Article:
Chris says:

    This salmon is slammin’. What the — what’re you doing with that bread?

    Lisa says:

    Making a Slammin’ Salmon Sandwich, obviously.

    Chris says:

    Obviously. What’s your favorite part of the dish?

    Lisa says:

    One guess.

    Chris says:

    Gotta be the garlic. Those paper-thin slices just melt on your tongue!

    Lisa says:

    Ding ding ding! My only problem is that there aren’t more of them.

    Chris says:

    I really like that you have both the cooked and the fresh basil. I also think this would also be good with some asparagus.

    Lisa says:

    Ooooh, good idea!

    Pan Roasted Salmon over Fresh Greens with Garlic and Basil
    1/2 bag fresh spring greens or mesclun mix
    1/4 lb sugar snap peas, roughly chopped
    12 fresh basil leaves, torn into large pieces
    2 salmon fillets, skinned
    extra-virgin olive oil
    salt and freshly ground pepper
    2 large garlic cloves, sliced paper thin
    1/3 cup dry white wine
    lemon wedges

    Divide the greens between two dinner plates, then scatter the snap peas and 1/2 the basil leaves over them. Rinse the salmon, pat it dry, then salt and pepper both sides of the fish. Set aside.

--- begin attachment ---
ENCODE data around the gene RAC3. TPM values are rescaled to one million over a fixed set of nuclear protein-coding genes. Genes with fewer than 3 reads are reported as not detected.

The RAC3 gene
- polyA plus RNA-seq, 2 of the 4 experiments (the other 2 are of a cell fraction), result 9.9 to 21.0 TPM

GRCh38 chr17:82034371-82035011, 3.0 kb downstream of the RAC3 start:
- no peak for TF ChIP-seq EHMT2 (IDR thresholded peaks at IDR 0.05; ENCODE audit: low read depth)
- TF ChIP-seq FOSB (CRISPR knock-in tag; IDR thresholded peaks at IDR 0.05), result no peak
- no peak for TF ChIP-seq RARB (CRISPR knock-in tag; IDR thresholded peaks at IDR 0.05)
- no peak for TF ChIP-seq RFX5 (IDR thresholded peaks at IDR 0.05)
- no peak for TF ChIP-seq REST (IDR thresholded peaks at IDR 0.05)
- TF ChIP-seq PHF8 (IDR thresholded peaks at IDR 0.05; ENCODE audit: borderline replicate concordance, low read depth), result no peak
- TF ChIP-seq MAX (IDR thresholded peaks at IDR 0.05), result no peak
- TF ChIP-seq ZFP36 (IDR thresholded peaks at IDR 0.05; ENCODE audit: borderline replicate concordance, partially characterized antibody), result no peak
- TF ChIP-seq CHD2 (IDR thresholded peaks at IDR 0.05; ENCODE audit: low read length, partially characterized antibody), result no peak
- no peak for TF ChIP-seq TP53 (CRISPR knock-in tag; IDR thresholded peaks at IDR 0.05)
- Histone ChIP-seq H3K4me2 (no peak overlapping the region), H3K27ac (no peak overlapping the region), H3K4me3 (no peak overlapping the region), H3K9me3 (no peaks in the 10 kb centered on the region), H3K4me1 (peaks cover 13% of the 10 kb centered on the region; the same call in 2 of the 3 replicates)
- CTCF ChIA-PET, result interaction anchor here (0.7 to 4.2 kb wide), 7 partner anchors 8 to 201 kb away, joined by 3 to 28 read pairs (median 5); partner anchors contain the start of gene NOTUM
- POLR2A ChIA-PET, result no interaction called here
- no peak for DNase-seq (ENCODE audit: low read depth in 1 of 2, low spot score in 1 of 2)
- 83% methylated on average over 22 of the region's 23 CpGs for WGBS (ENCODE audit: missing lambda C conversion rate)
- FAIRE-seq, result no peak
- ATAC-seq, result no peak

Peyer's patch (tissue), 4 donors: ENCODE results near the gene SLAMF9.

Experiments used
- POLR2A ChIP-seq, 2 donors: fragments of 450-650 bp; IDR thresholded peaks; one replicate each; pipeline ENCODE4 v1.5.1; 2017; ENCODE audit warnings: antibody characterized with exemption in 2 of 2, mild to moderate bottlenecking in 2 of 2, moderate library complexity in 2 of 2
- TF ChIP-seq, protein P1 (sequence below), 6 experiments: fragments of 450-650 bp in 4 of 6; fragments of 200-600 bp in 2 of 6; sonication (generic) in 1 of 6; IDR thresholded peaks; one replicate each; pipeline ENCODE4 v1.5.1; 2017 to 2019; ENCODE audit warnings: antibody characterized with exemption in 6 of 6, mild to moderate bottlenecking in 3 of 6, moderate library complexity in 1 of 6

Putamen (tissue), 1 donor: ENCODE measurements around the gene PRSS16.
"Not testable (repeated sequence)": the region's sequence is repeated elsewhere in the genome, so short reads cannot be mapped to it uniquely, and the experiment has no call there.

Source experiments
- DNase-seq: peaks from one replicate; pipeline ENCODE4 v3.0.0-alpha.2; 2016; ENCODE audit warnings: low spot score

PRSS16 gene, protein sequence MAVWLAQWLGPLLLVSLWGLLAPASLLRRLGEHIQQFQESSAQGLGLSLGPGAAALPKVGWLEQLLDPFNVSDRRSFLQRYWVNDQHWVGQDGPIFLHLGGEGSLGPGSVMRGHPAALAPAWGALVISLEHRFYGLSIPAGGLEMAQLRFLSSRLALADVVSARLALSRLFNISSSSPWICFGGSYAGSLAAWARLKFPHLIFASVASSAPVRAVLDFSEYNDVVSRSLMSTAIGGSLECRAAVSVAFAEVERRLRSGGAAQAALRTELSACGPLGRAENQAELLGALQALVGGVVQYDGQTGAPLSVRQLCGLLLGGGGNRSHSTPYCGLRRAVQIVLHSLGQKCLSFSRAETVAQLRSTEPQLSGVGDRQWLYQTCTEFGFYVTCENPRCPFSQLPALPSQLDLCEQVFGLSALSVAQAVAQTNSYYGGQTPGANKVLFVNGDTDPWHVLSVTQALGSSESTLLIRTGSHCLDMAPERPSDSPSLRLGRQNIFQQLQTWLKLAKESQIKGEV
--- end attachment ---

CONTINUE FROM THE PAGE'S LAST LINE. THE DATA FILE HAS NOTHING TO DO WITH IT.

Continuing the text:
Add enough olive oil to a 12-inch skillet to leave a light film, and heat to medium-high. Add the salmon to the pan and sear for one minute, flip, and sear for another minute on the other side.
    Sprinkle the garlic and remaining basil around the fish in the pan, lower the heat to medium-low, and cover. Cook for 5-6 minutes, flipping the salmon once, until just done. The fish should be barely opaque in the center.
    Remove the salmon from the skillet and set aside, keeping warm. Add the wine to the skillet, set the heat to high, and scrape the garlic and basil from the bottom of the pan. Simmer until the juices thicken and sizzle.
    Drizzle the hot sauce over the greens and top with the salmon. Serve with lemon wedges.

    2 Servings

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    posted in How to Eat Supper, Main Dishes, Salads and Light Soups | 3 Comments

    12th June 2008

    Kefta Kebabs and Cauliflower with Taratur Sauce

    Turkey Kefta
    Two new dishes for us tonight: baked cauliflower with a delicious tahini sauce, and ground turkey meatballs with a pomegranate syrup. We had originally planned to make this cauliflower dish (from Lebanese Cuisine) as part of the Lebanese feast last weekend, but there was already way too much food, and so we made an excuse to try again this week. The kebabs are listed as a variation on a turkey burger recipe in the How to Eat Supper cookbook; it isn’t exactly “authentic”, but the kefta was delicious all the same. To round things out, Lisa made baby bok choy sauteed with plenty of onions and garlic.

    Lisa says: